Free cash flows
As a measure of financial performance, FCF represents a company’s ability to generate money after the requirement of money spent on maintaining or expanding its asset base. FCF is important for a company since a company can use this money to enhance its productivity. Without cash, it is difficult for a company to develop new product types, make acquisitions, and pay off debt. According to the assumptions made by Executive VP of Manufacturing, Robert Gates, the project’s FCFs are estimated to be positive (the detailed FCFs are shown in exhibit 1). However, I find that these assumptions are not realistic. This can be explained by two reasons. Firstly, the contract proposed by the biggest customer is only committed to 3 years. After 3 years, this contract might be terminated, while the period of Cates’s financial estimation is based on 10 years. Therefore, the estimation of the project’s FCF is not realistic. Secondly, the manufacturing team realized that there will be more risks tolerated by the company than before after taking this project. However, Gates just used historical data in which risk is steady in the lower level to make these financial assumptions. So, in another work, these projections are not accurate.
The weighted average cost of capital (WACC)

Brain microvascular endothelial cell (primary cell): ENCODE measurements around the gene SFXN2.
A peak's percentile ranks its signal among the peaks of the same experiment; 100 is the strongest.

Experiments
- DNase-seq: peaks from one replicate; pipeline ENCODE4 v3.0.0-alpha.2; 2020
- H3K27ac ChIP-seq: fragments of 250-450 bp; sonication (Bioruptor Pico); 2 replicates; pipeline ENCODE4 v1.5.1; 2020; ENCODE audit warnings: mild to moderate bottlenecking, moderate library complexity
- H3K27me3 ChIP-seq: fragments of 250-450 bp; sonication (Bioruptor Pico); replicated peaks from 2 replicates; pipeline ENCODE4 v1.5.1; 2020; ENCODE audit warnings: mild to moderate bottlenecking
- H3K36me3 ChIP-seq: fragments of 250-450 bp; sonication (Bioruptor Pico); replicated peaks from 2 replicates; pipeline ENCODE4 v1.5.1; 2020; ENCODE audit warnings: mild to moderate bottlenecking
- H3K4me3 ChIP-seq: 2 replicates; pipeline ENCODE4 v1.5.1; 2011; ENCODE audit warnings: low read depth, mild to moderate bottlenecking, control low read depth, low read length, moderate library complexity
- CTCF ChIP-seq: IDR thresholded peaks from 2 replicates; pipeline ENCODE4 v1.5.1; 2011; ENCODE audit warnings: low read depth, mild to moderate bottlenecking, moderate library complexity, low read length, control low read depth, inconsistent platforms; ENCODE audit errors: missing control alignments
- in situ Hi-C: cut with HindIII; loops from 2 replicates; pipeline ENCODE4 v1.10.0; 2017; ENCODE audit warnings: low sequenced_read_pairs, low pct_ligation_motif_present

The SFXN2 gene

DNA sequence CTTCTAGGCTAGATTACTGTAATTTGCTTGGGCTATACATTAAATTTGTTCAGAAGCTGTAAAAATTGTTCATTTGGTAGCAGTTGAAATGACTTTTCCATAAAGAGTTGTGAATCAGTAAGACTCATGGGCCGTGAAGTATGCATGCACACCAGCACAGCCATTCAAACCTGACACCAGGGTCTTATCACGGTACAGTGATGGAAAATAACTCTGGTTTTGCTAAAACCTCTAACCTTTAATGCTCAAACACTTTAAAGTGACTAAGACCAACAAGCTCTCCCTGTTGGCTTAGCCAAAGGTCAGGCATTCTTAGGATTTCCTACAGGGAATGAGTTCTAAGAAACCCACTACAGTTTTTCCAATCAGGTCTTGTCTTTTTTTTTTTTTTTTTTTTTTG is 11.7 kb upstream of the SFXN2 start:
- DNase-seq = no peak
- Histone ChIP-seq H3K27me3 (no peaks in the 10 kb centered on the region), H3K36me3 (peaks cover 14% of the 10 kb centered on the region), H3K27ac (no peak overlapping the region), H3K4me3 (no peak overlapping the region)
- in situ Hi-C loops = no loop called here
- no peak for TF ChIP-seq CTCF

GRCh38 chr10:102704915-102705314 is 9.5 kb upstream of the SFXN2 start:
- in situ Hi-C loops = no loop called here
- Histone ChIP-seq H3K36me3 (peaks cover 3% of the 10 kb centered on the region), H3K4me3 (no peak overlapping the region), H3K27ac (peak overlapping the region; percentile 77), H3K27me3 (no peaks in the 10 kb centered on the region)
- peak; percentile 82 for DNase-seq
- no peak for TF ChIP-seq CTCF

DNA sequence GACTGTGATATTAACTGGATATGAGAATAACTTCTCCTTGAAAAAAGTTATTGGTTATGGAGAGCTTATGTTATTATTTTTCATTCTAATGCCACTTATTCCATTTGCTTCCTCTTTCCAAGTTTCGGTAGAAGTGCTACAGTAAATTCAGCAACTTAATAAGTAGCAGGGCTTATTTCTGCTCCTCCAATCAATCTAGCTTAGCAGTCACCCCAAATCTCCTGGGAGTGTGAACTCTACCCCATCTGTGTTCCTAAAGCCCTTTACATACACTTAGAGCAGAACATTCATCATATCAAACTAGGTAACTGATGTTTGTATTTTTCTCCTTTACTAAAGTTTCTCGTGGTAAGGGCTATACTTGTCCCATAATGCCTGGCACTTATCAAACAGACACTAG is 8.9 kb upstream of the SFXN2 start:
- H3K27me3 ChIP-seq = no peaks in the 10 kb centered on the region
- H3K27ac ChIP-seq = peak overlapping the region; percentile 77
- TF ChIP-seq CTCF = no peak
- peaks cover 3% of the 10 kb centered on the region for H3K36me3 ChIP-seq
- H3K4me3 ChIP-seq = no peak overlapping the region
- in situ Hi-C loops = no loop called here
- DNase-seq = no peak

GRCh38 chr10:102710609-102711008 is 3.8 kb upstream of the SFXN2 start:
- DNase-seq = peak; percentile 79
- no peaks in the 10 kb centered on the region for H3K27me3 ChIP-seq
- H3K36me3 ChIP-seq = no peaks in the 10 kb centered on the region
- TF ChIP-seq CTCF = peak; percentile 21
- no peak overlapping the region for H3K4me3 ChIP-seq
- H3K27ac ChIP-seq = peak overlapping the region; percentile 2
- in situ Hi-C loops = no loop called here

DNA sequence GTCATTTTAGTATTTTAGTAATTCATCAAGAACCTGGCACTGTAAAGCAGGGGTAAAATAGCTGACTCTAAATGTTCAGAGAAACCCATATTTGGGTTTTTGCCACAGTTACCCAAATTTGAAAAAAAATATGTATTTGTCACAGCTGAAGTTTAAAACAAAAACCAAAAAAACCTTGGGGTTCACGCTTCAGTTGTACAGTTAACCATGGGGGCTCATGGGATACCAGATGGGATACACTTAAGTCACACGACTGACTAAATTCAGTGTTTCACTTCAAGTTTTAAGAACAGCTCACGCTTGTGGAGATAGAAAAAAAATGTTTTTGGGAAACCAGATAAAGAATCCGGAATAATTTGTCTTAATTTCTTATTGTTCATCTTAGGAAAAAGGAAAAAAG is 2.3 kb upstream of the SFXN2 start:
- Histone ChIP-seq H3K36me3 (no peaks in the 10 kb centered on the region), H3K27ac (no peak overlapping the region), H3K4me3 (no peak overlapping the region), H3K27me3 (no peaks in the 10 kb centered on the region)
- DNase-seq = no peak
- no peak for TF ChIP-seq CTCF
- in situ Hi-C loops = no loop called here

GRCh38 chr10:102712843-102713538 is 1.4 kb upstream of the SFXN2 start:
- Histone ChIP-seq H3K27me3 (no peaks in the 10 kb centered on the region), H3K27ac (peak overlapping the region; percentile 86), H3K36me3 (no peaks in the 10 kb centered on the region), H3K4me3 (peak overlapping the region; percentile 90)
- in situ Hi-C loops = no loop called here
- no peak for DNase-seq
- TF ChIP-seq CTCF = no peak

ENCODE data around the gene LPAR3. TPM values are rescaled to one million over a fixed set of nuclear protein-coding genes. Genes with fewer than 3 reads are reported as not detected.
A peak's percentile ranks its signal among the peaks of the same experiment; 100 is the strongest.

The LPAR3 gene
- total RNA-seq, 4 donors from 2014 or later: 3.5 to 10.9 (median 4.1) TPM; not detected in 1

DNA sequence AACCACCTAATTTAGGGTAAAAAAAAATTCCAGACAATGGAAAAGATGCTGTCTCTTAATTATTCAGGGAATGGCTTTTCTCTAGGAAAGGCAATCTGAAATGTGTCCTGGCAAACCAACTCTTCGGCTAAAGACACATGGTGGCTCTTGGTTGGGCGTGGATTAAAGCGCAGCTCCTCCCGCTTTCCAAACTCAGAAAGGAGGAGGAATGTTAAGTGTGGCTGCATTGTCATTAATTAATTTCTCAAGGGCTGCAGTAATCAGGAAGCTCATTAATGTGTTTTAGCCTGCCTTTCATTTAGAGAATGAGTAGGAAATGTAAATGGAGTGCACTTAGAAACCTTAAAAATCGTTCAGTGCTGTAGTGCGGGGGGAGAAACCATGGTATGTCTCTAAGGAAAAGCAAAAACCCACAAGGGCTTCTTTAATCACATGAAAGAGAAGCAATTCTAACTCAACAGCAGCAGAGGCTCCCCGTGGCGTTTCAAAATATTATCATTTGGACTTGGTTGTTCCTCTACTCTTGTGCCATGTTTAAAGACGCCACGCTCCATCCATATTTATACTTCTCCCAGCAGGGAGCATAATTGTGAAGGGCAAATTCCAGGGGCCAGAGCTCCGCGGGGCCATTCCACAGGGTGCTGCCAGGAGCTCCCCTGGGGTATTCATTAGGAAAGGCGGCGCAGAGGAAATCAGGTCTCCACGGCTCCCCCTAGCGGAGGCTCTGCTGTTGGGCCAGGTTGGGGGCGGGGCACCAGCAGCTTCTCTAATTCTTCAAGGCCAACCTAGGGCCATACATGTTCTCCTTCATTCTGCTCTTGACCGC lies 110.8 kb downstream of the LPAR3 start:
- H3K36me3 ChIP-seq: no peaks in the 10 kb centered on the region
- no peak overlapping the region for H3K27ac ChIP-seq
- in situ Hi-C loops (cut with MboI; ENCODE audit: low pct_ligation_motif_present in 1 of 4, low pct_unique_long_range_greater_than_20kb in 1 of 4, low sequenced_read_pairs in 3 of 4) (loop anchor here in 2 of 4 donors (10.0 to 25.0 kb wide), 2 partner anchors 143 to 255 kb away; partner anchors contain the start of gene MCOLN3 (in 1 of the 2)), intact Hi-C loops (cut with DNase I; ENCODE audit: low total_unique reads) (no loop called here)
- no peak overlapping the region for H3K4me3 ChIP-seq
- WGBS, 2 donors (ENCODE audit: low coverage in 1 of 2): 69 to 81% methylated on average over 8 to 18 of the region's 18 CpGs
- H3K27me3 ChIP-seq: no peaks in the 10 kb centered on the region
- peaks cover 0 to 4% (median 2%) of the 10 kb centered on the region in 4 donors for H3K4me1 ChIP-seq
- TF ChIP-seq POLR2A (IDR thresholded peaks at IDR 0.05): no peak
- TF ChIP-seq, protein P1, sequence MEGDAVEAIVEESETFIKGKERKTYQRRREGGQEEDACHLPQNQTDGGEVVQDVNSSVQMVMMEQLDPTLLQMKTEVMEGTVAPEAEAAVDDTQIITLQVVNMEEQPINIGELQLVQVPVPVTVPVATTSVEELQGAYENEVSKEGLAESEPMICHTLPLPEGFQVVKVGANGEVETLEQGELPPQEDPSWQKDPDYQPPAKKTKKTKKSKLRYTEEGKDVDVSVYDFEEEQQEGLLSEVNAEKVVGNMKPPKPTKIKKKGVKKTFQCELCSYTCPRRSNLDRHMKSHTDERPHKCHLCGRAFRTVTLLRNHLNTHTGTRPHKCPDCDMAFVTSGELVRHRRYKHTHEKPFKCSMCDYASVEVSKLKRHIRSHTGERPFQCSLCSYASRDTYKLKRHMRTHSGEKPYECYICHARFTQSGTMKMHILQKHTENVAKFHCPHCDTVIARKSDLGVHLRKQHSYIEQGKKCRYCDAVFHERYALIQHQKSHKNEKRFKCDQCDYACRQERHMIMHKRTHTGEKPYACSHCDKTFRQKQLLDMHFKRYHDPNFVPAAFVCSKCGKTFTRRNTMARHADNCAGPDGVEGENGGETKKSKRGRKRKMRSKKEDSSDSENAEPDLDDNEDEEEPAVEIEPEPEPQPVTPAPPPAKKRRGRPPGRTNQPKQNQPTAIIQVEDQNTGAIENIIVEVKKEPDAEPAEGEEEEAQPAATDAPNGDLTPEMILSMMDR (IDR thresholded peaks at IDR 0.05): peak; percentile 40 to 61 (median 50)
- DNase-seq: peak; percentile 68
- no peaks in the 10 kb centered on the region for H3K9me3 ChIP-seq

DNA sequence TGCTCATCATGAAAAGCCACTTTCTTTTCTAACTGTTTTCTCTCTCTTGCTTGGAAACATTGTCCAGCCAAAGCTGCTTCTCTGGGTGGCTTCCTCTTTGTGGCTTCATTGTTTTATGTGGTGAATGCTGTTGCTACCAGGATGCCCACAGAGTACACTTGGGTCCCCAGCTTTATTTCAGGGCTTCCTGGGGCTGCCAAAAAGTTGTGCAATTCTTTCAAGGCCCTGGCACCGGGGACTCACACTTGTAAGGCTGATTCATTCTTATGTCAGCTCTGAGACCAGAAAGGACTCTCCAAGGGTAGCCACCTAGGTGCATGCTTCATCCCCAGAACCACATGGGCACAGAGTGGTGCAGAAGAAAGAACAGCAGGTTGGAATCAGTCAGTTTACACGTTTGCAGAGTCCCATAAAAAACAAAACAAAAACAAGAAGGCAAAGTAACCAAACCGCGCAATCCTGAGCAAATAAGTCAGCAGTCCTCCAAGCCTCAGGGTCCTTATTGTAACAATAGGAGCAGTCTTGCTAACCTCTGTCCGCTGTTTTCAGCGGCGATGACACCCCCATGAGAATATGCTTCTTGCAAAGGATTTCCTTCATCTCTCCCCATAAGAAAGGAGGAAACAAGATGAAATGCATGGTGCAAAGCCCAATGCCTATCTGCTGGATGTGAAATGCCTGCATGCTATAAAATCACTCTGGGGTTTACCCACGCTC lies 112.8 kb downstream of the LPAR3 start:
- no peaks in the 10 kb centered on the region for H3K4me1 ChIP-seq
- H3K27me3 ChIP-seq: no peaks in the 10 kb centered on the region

When estimating a project’s NPV, the choice of discount rate is important because the project’s viability could be significantly affected. For HPL, An estimate of the company’s WACC had always been used as the discount rate for new projects. Generally speaking, WACC is the rate that a company’s shareholders expect to be paid on average to finance its assets, and it is the overall required return on the firm as a whole. Therefore, company directors often use WACC to determine whether a financial decision is feasible or not. In this case, I will choose 9.38% as the discount rate. The reason why I choose 9.38% as the discount rate is because the estimated Debt/Equity is 26% under the assumptions by CFO Sheila Dowling, which is close to 25% of Debt/Equity from the projected WACC schedule. There might be some flaws existing by using WACC as the discount rate. As we know, the cost of debt would be raised significantly as the leverage increased. The investment will definitely increase the firm’s current debt. So, the cost of debt would not keep at 7.75%.
Net present value